US Defense Spending Set for Downward Course
Although U.S. military spending will reach an all-time high next year, the Pentagon budget almost certainly faces steady cuts over the medium to long term, mainly as a result of increasing pressure to reduce the ballooning national debt, according to a growing consensus among defense experts.
And while Pentagon chief Robert Gates is taking pre-emptive action by promising to save 100 billion dollars over the next five years by reducing bureaucratic duplication and waste, including the number of flag officers, and reliance on private contractors, and canceling the "bells and whistles" on some big-ticket weapons systems, some analysts believe bigger cuts are inevitable.
In a recent and widely noted talk at a conference here earlier this month entitled "Doing More With Less", Todd Harrison of the non-partisan think tank, the Center for Strategic and Budgetary Assessments, predicted that the military budget could decline by an average of three to four percent a year beginning after the 2012 presidential elections, if not next year.
The Pentagon’s budget could fall from the 739 billion dollars that Congress is expected to approve for 2011 to the equivalent of 450 billion dollars by as early as 2020, according to Harrison, whose talk was covered in detail by the influential Defense News weekly.
With so much money at stake, defense contractors, some of which have already announced plans to lay off thousands of workers around the country, have been beefing up their lobbying operations in Washington.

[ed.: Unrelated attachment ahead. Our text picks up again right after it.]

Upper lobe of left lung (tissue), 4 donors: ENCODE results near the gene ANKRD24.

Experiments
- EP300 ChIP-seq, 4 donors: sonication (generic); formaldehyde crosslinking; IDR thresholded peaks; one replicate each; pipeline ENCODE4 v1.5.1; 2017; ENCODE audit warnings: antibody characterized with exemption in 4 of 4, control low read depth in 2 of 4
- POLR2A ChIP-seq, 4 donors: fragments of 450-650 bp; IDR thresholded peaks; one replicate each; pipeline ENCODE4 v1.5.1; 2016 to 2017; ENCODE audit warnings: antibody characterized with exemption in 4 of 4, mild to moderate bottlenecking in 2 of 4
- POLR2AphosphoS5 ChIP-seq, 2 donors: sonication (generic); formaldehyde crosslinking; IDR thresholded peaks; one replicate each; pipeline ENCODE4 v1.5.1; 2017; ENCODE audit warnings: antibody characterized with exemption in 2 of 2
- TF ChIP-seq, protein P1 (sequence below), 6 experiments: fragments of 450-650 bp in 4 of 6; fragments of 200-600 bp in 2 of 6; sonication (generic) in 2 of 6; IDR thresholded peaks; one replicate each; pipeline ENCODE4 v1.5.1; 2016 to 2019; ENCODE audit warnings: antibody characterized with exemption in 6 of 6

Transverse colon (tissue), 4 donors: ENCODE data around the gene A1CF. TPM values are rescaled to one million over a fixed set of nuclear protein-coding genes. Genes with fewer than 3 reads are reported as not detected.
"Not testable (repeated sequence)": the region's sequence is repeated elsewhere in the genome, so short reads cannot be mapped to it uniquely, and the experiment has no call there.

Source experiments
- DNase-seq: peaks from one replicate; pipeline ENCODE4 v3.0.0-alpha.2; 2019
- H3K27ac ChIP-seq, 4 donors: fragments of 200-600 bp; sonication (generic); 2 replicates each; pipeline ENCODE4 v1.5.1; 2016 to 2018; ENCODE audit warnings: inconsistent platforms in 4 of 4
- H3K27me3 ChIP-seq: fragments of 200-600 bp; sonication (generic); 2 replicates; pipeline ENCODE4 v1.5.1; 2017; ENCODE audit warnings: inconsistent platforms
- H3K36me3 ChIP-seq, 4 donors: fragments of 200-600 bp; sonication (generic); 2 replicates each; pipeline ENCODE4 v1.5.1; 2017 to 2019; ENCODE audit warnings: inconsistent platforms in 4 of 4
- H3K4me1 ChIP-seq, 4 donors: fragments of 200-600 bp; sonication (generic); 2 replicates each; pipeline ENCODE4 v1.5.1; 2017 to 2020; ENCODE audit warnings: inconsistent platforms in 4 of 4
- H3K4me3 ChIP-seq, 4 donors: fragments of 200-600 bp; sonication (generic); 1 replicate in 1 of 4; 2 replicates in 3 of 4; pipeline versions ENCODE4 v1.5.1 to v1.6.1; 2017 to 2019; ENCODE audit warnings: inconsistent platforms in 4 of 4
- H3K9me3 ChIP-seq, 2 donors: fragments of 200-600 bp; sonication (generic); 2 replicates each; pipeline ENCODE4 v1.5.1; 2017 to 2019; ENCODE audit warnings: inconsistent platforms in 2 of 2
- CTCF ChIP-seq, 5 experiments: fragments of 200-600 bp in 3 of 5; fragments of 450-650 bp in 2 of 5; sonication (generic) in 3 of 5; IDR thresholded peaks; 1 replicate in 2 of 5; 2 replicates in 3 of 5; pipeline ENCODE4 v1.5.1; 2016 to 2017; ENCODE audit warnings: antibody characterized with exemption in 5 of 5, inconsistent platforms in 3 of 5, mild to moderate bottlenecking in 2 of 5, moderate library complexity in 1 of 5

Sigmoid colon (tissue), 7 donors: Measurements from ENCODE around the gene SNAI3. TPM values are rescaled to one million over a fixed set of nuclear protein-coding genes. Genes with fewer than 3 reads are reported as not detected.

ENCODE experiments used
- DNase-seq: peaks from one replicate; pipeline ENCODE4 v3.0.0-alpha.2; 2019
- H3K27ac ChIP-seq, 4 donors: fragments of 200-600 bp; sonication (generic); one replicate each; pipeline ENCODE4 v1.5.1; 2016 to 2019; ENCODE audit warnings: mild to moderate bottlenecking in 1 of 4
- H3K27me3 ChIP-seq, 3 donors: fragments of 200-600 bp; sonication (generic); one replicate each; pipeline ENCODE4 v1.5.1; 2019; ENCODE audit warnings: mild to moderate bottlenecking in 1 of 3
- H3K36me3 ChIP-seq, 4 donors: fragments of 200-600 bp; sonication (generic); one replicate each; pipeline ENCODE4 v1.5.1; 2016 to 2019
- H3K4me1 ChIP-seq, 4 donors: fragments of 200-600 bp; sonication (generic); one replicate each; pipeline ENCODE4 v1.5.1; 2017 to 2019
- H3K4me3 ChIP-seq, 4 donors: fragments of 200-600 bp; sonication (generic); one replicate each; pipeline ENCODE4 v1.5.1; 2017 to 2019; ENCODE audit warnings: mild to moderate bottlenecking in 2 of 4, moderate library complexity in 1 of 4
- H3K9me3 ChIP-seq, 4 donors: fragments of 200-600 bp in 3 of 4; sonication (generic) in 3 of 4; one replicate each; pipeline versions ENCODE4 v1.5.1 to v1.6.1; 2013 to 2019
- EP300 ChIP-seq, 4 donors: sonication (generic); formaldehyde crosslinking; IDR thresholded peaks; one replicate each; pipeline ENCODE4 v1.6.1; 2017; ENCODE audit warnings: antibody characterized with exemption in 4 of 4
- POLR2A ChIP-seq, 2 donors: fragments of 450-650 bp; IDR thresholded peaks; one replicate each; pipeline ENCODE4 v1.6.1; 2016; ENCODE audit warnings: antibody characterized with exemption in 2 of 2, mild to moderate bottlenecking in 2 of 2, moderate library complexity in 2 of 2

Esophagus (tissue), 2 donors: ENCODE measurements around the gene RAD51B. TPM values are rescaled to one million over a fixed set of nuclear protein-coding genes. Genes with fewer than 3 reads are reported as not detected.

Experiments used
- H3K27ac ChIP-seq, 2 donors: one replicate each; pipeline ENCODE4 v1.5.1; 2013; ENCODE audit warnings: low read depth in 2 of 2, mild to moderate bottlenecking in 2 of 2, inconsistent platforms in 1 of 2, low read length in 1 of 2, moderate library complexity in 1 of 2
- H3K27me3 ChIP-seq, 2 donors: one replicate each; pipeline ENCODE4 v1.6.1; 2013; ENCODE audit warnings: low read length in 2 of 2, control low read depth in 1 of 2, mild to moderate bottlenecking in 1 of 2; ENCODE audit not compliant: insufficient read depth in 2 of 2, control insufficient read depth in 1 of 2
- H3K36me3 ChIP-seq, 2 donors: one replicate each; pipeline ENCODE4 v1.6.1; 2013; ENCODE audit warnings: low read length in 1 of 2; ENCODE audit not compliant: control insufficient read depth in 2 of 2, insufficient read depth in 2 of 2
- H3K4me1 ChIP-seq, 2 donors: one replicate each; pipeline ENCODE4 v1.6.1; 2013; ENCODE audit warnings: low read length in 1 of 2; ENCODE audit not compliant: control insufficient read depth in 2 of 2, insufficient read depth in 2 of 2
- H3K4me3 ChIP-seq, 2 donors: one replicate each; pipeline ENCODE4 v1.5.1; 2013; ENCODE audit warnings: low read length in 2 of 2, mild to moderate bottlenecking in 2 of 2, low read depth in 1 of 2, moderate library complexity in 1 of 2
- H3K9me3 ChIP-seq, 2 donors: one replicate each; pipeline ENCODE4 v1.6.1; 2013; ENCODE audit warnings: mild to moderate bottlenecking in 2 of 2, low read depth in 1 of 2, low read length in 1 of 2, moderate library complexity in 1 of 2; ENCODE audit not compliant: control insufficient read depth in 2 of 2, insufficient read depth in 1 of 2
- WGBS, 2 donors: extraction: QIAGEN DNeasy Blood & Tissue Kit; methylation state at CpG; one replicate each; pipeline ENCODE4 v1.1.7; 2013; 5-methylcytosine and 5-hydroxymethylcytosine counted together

Boeing, for example, boosted its lobbying expenditures to nine million dollars during the first half of 2010, two million dollars more than it spent during the same period last year, according to the Center for Responsive Politics. Northrop Grumman matched that total, increasing its spending by three million dollars.
At some 693 billion dollars, the 2010 U.S. defense budget has more than doubled over the past decade, rising an average of six percent a year over that period. It currently accounts for nearly half of all military spending worldwide, according to the Stockholm International Peace Research Institute (SIPRI).
At the same time, however, the national debt has mushroomed to some 13 trillion dollars, while the federal deficit – estimated at around 1.5 trillion dollars this year – currently exceeds 10 percent of gross domestic product (GDP), the highest level since the end of World War II.
Until now, the Pentagon has been exempt from growing public pressure to cut the deficit; indeed, Congress is poised to approve what amounts to a 2.4 percent increase in military spending in 2011.
But that exemption may not last much longer, as even Republicans, particularly those identified with the more-libertarian elements of the populist Tea Party movement, have begun questioning whether the country can afford the financial burden, especially at a time when Washington’s closest NATO allies are themselves making major cutbacks in their defense budgets.
"Members of Congress from both parties are increasingly eyeing the defense budget as a place to reduce spending and bring down the federal deficit, a sign that such spending is no longer sacrosanct, as it has been for nine years," according to John Donnelly, a veteran defense specialist at Congressional Quarterly.
Indeed, the bipartisan nature of the new attitude was underlined in July when Texas Republican Rep. Ron Paul, a Tea Party favorite, co-authored a column entitled "Why We Must Reduce Military Spending" on the widely read Huffington Post website with liberal Democrat Rep. Barney Frank. It called for cutting Pentagon spending by one trillion dollars over the next 10 years, both by "eliminating certain Cold War weapons and scaling back our commitments overseas."